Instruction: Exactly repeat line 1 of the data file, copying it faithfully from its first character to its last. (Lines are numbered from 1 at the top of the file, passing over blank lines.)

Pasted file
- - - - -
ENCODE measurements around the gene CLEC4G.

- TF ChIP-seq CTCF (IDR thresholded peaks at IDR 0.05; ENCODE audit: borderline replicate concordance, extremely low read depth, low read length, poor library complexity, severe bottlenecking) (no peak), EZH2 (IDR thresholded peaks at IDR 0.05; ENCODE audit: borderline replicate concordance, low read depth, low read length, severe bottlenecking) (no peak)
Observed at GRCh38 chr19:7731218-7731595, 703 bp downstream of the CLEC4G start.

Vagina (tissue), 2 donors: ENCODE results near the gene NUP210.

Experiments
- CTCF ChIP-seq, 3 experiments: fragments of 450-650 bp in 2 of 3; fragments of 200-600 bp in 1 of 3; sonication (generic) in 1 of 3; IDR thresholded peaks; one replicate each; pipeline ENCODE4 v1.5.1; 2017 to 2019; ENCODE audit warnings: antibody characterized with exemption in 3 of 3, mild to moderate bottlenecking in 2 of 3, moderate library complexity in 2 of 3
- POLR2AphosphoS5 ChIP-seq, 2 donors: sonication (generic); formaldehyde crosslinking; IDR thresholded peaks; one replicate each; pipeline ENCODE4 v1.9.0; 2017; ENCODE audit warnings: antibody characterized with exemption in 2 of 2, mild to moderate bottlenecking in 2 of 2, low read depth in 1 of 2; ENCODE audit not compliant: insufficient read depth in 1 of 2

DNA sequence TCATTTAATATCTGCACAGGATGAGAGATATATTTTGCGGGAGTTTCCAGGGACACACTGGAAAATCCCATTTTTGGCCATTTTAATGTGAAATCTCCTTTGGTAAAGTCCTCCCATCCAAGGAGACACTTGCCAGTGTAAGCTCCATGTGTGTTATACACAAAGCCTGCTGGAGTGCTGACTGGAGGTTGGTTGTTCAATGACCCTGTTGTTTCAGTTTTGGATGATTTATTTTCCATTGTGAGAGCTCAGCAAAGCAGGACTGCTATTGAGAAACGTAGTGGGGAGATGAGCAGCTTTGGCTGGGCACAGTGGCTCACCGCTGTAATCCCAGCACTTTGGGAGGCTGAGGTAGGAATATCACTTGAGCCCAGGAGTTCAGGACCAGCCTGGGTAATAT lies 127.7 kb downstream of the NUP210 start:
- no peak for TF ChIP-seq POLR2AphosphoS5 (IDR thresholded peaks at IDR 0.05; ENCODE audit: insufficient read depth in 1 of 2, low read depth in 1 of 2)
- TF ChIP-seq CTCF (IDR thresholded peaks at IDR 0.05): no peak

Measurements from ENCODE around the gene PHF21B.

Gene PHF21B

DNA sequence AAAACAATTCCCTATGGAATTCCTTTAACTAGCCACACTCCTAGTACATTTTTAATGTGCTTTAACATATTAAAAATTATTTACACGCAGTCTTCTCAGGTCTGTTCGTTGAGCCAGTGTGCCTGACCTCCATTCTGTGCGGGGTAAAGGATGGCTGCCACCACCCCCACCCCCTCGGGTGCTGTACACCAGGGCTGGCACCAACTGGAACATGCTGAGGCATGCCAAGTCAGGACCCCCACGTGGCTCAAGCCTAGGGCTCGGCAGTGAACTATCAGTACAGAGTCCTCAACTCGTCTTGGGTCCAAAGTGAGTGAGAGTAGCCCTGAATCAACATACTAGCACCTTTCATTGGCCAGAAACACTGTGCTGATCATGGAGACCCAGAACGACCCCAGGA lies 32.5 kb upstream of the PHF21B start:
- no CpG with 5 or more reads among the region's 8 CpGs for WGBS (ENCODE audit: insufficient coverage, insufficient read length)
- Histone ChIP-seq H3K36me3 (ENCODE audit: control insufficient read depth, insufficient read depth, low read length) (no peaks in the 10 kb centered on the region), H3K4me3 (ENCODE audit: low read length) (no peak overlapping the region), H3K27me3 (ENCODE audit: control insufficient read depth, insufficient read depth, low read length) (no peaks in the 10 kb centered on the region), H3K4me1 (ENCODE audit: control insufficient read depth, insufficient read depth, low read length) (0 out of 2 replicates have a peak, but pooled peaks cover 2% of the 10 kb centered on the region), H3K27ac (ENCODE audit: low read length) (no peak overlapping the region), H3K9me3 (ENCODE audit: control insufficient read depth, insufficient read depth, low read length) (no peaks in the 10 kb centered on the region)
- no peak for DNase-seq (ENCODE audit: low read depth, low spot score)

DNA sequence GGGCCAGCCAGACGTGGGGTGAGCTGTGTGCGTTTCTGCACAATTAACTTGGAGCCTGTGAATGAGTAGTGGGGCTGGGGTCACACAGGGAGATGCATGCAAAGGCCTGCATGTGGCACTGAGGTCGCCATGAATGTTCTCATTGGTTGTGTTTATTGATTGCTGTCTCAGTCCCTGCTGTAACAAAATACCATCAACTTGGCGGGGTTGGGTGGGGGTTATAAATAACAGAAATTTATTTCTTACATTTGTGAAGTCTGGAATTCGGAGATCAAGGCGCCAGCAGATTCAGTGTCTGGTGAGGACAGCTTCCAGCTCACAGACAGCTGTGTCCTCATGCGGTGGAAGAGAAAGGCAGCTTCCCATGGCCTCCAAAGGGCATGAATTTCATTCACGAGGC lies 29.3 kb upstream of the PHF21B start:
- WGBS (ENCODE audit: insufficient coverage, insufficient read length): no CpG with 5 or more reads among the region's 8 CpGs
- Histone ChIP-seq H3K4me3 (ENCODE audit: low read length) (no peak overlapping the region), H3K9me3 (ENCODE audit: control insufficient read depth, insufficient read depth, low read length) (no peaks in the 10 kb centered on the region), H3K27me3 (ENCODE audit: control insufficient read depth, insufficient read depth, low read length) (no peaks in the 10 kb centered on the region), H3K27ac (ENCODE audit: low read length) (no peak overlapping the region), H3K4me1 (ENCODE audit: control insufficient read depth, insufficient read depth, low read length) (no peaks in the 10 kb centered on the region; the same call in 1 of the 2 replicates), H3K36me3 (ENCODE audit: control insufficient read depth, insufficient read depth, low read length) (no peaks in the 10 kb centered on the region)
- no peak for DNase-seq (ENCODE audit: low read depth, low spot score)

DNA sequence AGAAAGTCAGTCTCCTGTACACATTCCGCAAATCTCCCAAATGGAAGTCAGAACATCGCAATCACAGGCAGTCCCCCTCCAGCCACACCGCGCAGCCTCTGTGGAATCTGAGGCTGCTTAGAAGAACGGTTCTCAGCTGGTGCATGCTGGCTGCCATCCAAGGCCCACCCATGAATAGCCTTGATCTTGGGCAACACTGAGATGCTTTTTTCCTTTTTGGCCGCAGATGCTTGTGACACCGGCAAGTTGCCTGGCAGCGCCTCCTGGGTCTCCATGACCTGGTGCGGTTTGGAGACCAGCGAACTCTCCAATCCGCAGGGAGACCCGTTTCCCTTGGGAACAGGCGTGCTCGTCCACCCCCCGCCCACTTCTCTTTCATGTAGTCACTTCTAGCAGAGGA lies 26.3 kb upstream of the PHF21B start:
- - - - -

ENCODE measurements around the gene CLEC4G.